Social isolation, loneliness and men’s health

4 min

Loneliness and social isolation can both contribute to poor health1, 2 but they are not the same thing. Social isolation is experienced when someone has minimal contact with others, whereas loneliness is a subjective state of distress that is experienced when someone’s interpersonal relationships do not meet their expectations or needs3.

We can be lonely even if we’re not alone, just as we can be alone without being lonely.

Around one in six Australians often feel lonely4. Like depression, identifying men who feel lonely requires that you ask the right questions. Men are less likely than women to disclose feeling lonely so rather than asking directly, questions that avoid the ‘L-word’, like, “Are there people who are close to you or who you can turn to for support?” are useful.

Feeling lonely is more common than being socially isolated, with around one in 10 Australian males, and one in 12 females having a low level of social support. Social isolation is lowest for younger (15-24 years) and older (>60 years) age groups at 7-9%, but conversely rates of loneliness are highest for young (15-24 years) and old (>74 years) Australians, at 17-20%. These age-related differences in loneliness and social isolation reflect complexity in people’s experience of being lonely.

Examination of risk factors, correlates and triggers for loneliness led to development of a conceptual model that helps to explain the complex causes of loneliness5. Triggers for loneliness are life events that affect relationships, including moving house, school or workplace; the loss of a friend or family member; becoming a parent or developing a disease. A trigger or combination of triggers may or may not cause loneliness, depending on each individual’s response, which will be influenced by their personal circumstances5.

Both loneliness and social isolation increase the risk of all-cause mortality, with “essentially no difference between objective and subjective measures of social isolation when predicting mortality”, and the associations “suggest more of a continuum than a threshold at which risk becomes pronounced”2.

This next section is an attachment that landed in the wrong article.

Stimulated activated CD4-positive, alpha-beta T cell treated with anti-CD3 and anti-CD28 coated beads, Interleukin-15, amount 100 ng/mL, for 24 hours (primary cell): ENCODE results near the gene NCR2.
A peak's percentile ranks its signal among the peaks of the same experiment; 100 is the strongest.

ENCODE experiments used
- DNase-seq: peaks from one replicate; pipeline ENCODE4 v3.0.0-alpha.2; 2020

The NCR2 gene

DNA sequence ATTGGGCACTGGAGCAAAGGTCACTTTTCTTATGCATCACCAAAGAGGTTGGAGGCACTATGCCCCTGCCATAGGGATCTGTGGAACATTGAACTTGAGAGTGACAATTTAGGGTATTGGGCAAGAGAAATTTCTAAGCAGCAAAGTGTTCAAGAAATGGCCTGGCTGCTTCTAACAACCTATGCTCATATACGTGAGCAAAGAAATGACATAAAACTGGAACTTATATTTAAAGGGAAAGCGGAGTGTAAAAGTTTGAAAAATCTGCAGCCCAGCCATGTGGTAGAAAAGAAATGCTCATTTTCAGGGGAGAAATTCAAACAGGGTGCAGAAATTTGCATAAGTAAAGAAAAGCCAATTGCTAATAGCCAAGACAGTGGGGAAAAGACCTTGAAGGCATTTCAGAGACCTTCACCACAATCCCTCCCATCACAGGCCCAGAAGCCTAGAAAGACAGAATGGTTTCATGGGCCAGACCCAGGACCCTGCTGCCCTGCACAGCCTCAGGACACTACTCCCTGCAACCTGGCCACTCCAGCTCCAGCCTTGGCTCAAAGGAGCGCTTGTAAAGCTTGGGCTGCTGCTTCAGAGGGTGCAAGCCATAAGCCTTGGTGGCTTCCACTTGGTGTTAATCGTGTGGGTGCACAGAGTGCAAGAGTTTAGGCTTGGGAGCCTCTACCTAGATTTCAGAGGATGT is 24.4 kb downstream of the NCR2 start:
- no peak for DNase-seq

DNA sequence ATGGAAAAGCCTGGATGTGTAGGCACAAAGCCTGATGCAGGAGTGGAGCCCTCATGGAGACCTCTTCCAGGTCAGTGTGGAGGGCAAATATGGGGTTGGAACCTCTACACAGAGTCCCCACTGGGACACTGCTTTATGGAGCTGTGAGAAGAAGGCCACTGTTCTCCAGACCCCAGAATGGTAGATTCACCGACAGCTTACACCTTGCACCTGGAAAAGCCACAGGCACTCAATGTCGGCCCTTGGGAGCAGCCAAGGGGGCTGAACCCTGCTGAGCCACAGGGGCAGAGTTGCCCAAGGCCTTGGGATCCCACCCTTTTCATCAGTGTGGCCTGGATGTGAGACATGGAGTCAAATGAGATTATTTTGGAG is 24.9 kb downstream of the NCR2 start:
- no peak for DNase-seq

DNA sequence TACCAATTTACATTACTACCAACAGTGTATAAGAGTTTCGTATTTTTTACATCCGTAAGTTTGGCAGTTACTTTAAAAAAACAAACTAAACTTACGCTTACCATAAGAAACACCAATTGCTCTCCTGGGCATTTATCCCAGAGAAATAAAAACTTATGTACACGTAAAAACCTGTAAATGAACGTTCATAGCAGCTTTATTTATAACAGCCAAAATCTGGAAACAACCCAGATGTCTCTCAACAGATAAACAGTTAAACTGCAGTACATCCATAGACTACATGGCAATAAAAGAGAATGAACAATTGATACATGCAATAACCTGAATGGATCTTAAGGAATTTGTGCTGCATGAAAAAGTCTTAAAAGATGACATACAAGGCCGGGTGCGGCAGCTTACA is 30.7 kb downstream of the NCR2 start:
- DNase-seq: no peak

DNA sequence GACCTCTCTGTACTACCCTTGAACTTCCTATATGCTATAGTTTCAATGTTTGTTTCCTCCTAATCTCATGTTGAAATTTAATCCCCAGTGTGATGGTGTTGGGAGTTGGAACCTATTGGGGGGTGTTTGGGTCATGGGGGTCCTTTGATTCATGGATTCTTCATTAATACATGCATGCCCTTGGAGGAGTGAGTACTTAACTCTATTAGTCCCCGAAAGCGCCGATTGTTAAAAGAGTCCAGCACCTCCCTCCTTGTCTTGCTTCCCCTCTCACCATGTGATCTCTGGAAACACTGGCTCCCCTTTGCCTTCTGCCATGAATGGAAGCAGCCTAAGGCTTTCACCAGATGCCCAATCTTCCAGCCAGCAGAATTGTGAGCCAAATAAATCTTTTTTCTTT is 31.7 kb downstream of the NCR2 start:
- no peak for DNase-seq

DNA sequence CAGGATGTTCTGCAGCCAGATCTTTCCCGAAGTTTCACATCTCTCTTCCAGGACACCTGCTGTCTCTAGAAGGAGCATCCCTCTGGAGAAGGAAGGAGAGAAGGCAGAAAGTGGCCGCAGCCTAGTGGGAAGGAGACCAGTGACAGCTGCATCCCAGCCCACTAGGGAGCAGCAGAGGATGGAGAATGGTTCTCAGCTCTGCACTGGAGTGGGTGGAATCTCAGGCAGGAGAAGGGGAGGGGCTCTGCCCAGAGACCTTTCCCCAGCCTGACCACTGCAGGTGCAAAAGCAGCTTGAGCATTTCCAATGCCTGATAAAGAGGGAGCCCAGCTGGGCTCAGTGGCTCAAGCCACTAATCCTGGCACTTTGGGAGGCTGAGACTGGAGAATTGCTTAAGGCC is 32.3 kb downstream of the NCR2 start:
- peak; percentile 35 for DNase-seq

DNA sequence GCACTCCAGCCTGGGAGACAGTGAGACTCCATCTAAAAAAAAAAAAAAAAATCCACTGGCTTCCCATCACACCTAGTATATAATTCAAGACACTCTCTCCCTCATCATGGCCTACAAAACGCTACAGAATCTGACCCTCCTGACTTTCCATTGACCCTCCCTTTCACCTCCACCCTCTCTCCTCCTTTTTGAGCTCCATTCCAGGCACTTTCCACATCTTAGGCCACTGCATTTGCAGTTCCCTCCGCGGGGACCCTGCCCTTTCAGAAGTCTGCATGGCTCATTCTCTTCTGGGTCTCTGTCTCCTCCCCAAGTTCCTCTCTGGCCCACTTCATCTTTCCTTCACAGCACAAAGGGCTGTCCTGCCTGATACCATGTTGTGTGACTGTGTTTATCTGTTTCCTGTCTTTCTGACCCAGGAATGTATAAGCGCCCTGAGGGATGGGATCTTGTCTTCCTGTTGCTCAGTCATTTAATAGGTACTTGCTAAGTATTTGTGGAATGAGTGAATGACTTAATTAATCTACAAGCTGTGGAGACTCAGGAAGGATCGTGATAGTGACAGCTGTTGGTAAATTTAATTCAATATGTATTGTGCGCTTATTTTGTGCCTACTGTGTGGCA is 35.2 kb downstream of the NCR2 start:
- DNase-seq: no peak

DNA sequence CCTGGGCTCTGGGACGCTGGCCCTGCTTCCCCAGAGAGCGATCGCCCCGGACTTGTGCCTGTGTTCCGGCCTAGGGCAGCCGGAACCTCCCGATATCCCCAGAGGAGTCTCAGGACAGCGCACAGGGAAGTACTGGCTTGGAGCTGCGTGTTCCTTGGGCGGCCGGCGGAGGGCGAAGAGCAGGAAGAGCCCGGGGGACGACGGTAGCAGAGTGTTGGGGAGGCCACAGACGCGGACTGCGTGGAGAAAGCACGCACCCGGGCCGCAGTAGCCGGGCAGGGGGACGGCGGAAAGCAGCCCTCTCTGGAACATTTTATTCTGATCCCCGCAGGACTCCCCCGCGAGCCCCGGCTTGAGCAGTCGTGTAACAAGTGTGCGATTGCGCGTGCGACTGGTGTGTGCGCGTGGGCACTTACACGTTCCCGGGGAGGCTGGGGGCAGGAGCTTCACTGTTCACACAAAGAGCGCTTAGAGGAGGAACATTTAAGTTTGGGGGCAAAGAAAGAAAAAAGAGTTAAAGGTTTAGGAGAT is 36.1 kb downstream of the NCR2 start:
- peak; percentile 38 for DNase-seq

Social isolation and loneliness both seem to have slightly different effects in men and women1, 2. A large US study found that being unmarried, not having an affiliation with a club or organisation (e.g. sporting club, church group), and infrequent participation in religious activities increases risk of death in men. Social isolation increased the risk of mortality to a degree equivalent or greater than that of established risk factors such as smoking, hypertension, obesity and hypercholesterolaemia1.

A meta-analysis of studies investigating associations between loneliness and mortality observed that the effect of loneliness is “slightly higher in men than in women” but the reasons why are unknown2.

Social isolation and loneliness can affect anyone at any time. Asking patients simple questions about their living arrangements, their frequency of contact with family and friends, and their participation in social activities can help to identify people who are socially isolated. You can find out about loneliness by asking people how often they lack companionship, or feel left out or isolated7.

Unfortunately, there is not a great deal of evidence to guide interventions to reduce loneliness, and addressing social isolation can be limited by health and economic factors8. Social prescribing might be one way to address loneliness and social isolation, but their complexity suggests that there is probably no simple solution.


Mental health
Social connection
Social isolation

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